# Wave equation on a disk (circular membrane)

Solve wave equation in a disk, axisymmetric case

$$\begin{cases} \frac{\partial^2u}{\partial t^2}=\frac{c^2}{r}\frac{\partial}{\partial r}(r\frac{\partial u}{\partial r}) \,\,\, \,,00\\ u(r,0)=f(r),\quad\frac{\partial u}{\partial t}(r,0)=g(r),\quad u(a,t)=0 \end{cases}$$

My attempt:

Note the function $$u}$$ does not depend on the angle $$\theta ,}$$ because we have axisymmetric case of a circular membrane.

Let $$u(r,t)=R(r)P(t)$$ and replacing in the PDE we have: $$R(r)P''(t)=c^2[\frac{R'(r)}{r}+R''(r)]P(t)\tag1$$

Dividing $$(1)$$ for $$R(r)P(t)$$ we have:

$$\frac{P''(t)}{c^2P(t)}=[\frac{1}{r}\frac{R'(r)}{R(r)}+\frac{R''(r)}{R(r)}]$$

The left-hand side of this equality does not depend on $$r,}$$ and the right-hand side does not depend on $$t,}$$ it follows that both sides must be equal to some constant $$\lambda.}$$

Then $$\lambda=\frac{P''(t)}{c^2P(t)}=[\frac{1}{r}\frac{R'(r)}{R(r)}+\frac{R''(r)}{R(r)}]$$

Of this we have two equations

$$\begin{cases} P''(t)-c^2\lambda P(t)=0\\ rR''(r)+R'(r)-r\lambda R(r)\tag2 \end{cases}$$

We're going to solve $$P''(t)-c^2\lambda P(t)=0$$

If $$\lambda=0$$ then the solution is of the form: $$P(t)=c_1+c_2t$$

If $$\lambda>0$$ then the solution is of the form

$$P(t)c_1e^{ckt}+c_2e^{-ckt}$$

If $$\lambda<0$$ then the solution is of the form

$$P(t)=c_1\cos(ckt)+c_2\sin(ckt)$$

Here i'm stuck.

• I guess you mean $rR’’+R’-\lambda rR=0$ for the second equation – MPW Feb 20 at 23:29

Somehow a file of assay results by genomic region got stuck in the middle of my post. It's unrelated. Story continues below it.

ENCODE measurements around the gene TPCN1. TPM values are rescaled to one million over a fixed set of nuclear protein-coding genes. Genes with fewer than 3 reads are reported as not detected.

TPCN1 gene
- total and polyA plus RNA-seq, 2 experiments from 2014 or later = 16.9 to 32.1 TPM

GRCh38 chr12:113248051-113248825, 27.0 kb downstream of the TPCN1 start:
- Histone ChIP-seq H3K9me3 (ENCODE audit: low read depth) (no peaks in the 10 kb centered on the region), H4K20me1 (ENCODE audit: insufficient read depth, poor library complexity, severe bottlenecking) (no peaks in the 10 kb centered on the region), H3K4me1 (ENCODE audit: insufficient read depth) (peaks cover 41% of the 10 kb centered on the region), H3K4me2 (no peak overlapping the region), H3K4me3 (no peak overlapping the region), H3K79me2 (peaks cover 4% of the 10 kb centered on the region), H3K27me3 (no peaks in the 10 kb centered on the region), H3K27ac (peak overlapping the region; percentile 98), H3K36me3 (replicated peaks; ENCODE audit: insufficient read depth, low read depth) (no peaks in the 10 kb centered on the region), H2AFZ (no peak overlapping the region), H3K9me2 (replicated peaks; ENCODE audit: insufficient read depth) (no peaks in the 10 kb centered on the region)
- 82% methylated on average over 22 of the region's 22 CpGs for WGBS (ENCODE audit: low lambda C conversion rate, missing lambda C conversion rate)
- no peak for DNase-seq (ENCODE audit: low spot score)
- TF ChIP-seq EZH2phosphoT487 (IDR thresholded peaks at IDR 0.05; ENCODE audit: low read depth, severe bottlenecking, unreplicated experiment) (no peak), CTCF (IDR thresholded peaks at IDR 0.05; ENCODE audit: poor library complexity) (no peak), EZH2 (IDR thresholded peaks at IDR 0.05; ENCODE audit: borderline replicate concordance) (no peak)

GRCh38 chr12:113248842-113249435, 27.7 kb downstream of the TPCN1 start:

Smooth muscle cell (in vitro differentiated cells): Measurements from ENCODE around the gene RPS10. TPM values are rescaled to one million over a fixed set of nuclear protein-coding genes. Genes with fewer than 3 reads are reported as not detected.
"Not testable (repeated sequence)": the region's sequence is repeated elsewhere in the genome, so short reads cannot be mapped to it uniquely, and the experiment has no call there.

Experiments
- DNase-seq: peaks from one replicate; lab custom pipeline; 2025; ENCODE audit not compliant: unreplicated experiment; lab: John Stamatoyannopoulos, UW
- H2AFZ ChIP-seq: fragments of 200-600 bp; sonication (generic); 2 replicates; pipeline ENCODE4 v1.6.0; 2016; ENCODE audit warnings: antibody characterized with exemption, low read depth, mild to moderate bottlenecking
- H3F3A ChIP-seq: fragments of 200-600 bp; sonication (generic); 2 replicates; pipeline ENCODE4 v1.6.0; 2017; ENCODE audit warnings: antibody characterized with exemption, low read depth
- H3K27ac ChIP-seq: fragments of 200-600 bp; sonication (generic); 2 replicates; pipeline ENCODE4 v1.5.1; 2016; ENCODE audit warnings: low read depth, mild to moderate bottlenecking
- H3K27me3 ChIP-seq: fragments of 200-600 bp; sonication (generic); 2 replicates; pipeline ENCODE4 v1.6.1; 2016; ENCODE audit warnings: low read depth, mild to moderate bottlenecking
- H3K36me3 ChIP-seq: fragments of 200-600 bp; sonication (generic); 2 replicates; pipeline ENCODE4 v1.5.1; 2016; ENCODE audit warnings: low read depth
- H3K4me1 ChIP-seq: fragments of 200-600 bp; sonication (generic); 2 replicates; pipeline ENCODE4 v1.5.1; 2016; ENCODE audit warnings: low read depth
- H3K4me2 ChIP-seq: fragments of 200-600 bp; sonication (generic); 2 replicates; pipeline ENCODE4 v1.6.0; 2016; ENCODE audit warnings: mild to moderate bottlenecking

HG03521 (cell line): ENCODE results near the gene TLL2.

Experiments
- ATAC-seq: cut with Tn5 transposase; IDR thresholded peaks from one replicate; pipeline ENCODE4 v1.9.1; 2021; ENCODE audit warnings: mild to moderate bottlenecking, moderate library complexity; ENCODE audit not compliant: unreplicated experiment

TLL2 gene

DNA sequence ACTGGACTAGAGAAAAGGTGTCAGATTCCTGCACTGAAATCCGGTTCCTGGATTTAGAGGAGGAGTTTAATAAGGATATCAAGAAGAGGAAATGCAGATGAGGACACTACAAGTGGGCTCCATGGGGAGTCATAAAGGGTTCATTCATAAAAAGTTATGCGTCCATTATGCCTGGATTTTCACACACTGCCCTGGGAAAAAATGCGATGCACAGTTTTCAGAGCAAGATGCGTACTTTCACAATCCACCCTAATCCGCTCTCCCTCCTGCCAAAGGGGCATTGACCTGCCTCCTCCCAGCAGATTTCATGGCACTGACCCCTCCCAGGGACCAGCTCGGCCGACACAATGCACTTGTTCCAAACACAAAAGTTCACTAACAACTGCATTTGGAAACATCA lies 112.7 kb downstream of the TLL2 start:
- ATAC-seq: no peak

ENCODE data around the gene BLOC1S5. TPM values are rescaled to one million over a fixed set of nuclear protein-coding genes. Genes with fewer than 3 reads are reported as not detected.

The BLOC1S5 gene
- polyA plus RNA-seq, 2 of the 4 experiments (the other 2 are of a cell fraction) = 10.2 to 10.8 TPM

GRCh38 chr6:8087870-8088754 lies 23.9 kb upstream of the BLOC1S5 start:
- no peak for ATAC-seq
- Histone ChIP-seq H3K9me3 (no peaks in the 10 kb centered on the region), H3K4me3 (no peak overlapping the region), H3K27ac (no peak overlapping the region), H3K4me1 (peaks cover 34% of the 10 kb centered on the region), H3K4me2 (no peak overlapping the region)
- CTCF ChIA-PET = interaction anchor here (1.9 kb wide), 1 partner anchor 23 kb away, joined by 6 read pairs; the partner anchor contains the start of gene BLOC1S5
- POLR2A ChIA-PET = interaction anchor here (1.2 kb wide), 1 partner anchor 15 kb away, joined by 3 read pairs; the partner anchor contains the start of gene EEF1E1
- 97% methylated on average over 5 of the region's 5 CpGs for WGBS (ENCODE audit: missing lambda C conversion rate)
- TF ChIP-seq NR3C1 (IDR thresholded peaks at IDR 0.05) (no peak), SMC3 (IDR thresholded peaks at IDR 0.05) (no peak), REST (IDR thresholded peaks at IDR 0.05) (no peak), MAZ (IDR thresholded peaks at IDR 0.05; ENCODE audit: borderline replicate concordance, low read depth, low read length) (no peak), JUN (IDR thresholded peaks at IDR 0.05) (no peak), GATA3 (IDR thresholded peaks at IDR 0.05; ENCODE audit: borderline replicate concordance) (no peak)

• Yepp, true @MPW THANKS – Bvss12 Feb 20 at 23:30
• And so now you just have two 2nd order ODEs to solve. That gives you $R$ and $P$, which is what you want. There will be corresponding bd/init conditions too. – MPW Feb 20 at 23:32
• But i think i need found the Sturm-Liouville base but i'm vry stuck :( @MPW – Bvss12 Feb 20 at 23:35
• These are very basic ODEs, any text will show you how to solve them. I’m not going to type in that lecture here. Even Google will show you – MPW Feb 20 at 23:42

The BVP

$$r^2R'' + rR' - \lambda r^2 R = 0, \quad R(0) < \infty, R(a) = 0$$

only has a non-trivial solution when $$\lambda < 0$$.

You can check that $$\lambda = 0$$ returns a general solution of $$A+B\ln r$$, and $$\lambda > 0$$ returns modified Bessel functions, neither of which will satisfy the boundary conditions.

The substitution $$\rho = \sqrt{-\lambda}r$$ results in Bessel's equation (check this for yourself), so we have a general solution

$$R(r) = AJ_0(\sqrt{-\lambda}r) + BY_0(\sqrt{-\lambda}r)$$

Note that $$Y_0$$ blows up at $$r=0$$ so we need to set $$B=0$$.

This leaves the boundary condition $$J_0(\sqrt{-\lambda}a)=0$$. Let $$\alpha_n$$ be the zeroes of $$J_0(x)$$ with $$n=1,2,3,\dots$$ then we can rewrite the solution as

$$R_n(r) = J_0\left(\frac{\alpha_n}{a}r\right)$$

up to a multiplicative constant.

Therefore

$$u(r,t) = \sum_{n=1}^\infty \left[C_n \cos\left(\frac{\alpha_n}{a}ct\right) + D_n \sin\left(\frac{\alpha_n}{a}ct\right)\right]J_0\left(\frac{\alpha_n}{a}r\right)$$

The initial conditions give

\begin{align} u(r,0) &= f(r) = \sum_{n=1}^\infty C_n J_0\left(\frac{\alpha_n}{a}r\right) \\ u_t(r,0) &= g(r) = \sum_{n=1}^\infty \frac{c\alpha_n}{a}D_n J_0\left(\frac{\alpha_n}{a}r\right) \end{align}

To determine the remaining constants, you must find the Fourier-Bessel series of $$f(r)$$ and $$g(r)$$. The process is very similar to the Fourier series, since Bessel functions are also mutually orthogonal.